About two years ago, the best-case scenario for Rand Paul's not-yet-declared 2016 presidential bid looked something like this: Paul would successfully blend his father Ron Paul's die-hard libertarian supporters with elements of the GOP's old guard, building a new voter coalition to emerge as a real contender and ultimately seize the White House.
"I think he represents a paradigm shift," a Paul adviser told CBS News in 2013 when the senator first began to emerge on the national stage. "He's the first candidate to represent a new political philosophy since Ronald Reagan was the ideological champion of conservatives."
The quote, and others like it, revealed the almost-epochal ambitions of Paul's team: they didn't just think he had a strong chance to be the GOP nominee; they believed he could fundamentally transform American politics in the process.
Thus far, it hasn't quite worked out that way.
Buffeted by sagging poll numbers, lackluster fundraising, and troublesome campaign headlines, Paul looks less like a transformational figure and more like your run-of-the-mill GOP presidential contender, struggling to find his voice amid the most crowded primary field in modern history.
Perhaps the clearest indicator of Paul's trouble is his standing in early state and national polls, which has declined markedly over the last several months.
A Suffolk University poll of Republican voters in Iowa released Tuesday found Paul languishing in tenth place at 2.2 percent support. A Boston Herald poll of New Hampshire voters released Tuesday found him in sixth place at six percent. And a national poll released last week by CBS News found Paul at four percent, trailing six other candidates.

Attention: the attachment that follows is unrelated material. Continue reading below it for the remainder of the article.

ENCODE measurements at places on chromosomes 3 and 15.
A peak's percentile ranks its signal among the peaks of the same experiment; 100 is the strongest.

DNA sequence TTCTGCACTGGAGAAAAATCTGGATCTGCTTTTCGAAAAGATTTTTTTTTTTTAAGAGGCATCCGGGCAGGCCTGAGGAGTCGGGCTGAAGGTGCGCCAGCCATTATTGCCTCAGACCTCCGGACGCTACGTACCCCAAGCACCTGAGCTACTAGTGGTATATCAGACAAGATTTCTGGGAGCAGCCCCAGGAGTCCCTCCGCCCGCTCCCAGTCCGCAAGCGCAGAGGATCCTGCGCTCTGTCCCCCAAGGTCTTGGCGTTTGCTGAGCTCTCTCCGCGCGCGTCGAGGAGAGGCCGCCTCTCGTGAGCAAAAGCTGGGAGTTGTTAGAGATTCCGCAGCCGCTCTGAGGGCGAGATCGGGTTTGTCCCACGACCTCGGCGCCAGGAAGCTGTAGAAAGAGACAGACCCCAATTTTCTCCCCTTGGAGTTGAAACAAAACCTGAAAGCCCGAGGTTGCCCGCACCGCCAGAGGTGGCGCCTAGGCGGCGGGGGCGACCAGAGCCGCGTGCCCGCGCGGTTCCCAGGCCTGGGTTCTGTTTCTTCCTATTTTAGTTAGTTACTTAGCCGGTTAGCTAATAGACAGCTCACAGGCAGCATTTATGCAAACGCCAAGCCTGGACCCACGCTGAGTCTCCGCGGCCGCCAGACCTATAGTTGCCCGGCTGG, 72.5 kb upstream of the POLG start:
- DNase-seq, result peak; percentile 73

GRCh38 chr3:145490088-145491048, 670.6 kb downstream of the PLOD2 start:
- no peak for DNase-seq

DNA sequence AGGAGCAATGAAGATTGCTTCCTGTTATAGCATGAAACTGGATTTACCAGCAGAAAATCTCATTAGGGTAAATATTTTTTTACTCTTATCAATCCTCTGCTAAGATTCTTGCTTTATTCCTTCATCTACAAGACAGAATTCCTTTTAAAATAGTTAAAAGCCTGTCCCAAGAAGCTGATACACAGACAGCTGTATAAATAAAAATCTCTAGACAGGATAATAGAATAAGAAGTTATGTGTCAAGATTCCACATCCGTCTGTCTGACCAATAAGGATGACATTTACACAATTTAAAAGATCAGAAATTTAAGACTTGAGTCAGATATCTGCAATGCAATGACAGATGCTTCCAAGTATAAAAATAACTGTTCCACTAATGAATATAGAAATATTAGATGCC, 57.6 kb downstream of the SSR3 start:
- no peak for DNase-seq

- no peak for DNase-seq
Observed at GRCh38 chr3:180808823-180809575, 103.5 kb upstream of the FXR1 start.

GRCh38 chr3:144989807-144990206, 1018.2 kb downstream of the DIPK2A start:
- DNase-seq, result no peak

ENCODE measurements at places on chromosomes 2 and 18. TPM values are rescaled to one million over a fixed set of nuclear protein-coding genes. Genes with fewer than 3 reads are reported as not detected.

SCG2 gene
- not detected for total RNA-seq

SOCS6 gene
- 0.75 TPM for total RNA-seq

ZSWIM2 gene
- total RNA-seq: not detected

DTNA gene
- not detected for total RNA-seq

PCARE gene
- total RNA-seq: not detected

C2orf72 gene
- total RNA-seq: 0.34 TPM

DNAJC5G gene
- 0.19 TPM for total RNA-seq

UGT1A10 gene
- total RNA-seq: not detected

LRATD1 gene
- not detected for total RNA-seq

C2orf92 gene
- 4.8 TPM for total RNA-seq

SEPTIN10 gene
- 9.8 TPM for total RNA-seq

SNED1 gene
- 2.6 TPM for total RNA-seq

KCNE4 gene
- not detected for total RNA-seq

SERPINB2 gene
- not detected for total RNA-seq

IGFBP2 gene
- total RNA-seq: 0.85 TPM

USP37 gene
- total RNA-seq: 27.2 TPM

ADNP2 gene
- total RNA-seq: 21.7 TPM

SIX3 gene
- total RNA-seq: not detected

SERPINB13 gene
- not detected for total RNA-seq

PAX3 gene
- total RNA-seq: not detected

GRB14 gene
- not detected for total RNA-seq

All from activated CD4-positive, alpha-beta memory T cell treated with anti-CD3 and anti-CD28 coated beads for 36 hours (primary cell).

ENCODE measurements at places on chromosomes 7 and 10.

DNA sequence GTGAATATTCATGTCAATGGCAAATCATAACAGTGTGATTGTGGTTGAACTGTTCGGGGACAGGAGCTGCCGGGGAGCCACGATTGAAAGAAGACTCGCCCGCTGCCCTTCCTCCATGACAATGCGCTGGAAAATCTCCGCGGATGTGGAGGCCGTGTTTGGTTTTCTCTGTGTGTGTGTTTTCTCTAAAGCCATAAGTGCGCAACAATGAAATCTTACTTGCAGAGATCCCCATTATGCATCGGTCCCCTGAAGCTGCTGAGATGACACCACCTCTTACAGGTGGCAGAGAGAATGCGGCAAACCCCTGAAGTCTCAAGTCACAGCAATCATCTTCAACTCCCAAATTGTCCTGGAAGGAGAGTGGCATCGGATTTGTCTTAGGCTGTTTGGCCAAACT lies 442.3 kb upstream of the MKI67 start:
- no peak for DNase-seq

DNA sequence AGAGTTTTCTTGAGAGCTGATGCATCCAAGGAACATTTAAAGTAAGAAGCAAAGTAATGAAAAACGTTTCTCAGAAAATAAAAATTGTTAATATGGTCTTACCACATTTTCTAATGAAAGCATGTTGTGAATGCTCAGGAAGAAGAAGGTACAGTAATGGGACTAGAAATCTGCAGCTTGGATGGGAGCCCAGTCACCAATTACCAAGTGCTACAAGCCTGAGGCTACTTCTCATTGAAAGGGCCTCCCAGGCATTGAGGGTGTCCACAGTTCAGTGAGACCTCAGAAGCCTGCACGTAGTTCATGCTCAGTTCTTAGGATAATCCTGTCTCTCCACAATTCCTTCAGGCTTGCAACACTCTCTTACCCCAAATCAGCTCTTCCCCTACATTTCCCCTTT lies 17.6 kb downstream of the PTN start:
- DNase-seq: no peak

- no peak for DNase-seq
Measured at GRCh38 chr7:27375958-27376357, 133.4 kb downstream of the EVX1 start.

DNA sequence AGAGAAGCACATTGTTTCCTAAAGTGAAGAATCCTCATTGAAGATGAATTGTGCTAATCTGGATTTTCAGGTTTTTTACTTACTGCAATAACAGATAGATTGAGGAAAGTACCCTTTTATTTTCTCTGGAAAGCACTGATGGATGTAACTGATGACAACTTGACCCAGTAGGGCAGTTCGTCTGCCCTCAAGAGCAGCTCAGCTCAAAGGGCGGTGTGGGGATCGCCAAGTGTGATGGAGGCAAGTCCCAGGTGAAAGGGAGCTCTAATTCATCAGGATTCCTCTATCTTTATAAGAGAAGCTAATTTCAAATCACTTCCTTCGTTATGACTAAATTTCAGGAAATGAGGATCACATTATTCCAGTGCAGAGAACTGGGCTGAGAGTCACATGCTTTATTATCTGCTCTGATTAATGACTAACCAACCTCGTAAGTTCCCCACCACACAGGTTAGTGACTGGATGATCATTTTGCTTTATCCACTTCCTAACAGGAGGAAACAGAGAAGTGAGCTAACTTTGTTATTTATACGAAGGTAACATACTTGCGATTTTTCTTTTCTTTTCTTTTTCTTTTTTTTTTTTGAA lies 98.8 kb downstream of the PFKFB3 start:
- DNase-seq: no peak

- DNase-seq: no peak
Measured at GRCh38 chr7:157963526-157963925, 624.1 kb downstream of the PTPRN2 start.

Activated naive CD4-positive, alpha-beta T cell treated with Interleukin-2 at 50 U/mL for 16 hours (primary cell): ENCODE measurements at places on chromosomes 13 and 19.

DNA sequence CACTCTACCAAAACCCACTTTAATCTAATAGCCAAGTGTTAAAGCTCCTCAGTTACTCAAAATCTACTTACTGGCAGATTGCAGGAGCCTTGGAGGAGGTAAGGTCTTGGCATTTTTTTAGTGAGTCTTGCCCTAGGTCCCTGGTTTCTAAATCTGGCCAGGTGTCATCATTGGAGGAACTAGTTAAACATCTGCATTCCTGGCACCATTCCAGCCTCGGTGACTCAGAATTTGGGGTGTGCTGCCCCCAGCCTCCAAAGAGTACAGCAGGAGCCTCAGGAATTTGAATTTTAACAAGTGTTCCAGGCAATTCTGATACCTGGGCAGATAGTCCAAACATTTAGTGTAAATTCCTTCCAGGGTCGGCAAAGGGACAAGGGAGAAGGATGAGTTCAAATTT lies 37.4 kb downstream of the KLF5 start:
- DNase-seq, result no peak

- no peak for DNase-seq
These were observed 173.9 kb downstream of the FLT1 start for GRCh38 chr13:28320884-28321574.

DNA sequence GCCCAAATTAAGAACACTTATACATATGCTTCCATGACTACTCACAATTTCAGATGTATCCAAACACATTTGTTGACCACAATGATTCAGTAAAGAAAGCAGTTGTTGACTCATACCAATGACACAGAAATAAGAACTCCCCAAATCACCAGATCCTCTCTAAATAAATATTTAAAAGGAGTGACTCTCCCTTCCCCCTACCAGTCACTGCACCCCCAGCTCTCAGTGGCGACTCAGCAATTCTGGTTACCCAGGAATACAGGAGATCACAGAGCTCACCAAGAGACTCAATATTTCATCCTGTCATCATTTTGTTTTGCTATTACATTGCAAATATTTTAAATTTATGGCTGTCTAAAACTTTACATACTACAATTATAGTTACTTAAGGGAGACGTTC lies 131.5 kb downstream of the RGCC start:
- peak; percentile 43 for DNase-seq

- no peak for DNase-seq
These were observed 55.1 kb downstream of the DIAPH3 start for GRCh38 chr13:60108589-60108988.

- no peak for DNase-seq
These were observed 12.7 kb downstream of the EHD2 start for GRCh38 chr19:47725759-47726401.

Paul's team believes he jolted his campaign with a combative performance at Thursday's GOP primary debate, when he took on Donald Trump and, notably, New Jersey Gov. Chris Christie on the subject of government surveillance programs.
"In the debate we helped strengthen ourselves with our liberty base, which we needed to do," Paul adviser Douglas Wead told CBS News. "That won't show up in polls because the numbers will only shift, but it was a very important shift for us. These are hard core folks we need as a base."
The exchange with Christie, though, revealed one way in which the political landscape has shifted to Paul's detriment over the last two years. Christie and Paul were arguing over the government's surveillance programs, with Paul stressing the need to protect privacy and Christie emphasizing the need to safeguard the homeland from terrorist attacks.
Paul elevated his profile and earned plaudits from the GOP base when the controversy over government surveillance dominated the news cycle in 2013, after a former government contractor leaked several far-reaching government data-collection programs. Since then, however, the rise of Islamic extremists in Iraq and Syria over the last year and a half has empowered the GOP's hawks, creating more space for a security-focused narrative to thrive.